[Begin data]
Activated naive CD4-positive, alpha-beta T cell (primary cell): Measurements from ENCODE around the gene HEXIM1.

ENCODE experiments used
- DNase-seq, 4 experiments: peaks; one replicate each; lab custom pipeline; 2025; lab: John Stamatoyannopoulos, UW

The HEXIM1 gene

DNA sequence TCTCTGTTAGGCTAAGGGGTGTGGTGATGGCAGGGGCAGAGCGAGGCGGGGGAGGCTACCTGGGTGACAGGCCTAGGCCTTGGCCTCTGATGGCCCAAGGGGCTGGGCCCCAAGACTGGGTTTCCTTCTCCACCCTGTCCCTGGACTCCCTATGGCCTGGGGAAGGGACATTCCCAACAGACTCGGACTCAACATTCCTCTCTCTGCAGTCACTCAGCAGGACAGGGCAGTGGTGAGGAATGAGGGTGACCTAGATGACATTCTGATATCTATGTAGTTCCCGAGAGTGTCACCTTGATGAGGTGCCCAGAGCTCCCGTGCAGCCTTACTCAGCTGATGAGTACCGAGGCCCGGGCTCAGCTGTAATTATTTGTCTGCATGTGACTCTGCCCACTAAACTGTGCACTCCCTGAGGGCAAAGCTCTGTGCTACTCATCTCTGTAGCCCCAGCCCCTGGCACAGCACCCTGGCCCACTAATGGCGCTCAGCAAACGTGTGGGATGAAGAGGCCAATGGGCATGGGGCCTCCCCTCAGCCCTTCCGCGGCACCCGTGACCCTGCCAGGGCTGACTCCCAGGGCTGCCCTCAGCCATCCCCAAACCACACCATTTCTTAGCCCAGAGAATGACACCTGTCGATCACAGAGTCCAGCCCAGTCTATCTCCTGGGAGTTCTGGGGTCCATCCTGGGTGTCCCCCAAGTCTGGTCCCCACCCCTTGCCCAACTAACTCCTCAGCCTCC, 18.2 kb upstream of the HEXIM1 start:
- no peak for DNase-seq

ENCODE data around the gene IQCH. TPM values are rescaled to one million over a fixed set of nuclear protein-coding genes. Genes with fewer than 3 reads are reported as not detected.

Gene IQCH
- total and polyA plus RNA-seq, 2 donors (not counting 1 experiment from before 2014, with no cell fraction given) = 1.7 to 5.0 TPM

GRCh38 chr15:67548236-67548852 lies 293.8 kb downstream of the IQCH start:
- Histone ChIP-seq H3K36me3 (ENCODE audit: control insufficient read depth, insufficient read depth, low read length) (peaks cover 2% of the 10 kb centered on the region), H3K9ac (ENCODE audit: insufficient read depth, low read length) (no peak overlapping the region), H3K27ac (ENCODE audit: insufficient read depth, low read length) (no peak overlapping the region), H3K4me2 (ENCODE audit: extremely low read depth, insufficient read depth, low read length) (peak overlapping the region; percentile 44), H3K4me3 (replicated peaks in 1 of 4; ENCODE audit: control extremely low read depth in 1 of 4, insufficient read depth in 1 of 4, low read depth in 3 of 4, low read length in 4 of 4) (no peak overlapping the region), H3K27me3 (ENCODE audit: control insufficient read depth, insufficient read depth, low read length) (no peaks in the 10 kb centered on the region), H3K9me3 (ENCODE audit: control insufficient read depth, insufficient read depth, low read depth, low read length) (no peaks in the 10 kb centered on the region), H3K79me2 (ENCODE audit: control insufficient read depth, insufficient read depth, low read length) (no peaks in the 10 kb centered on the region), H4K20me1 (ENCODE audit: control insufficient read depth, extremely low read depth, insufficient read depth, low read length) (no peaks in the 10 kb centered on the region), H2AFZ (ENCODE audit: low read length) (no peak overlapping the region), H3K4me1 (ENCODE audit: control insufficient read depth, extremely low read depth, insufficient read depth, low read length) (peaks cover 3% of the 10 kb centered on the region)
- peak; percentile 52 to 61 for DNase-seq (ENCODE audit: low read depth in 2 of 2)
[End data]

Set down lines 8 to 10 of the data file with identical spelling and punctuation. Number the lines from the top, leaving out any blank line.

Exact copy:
Gene IQCH
- total and polyA plus RNA-seq, 2 donors (not counting 1 experiment from before 2014, with no cell fraction given) = 1.7 to 5.0 TPM

GRCh38 chr15:67548236-67548852 lies 293.8 kb downstream of the IQCH start: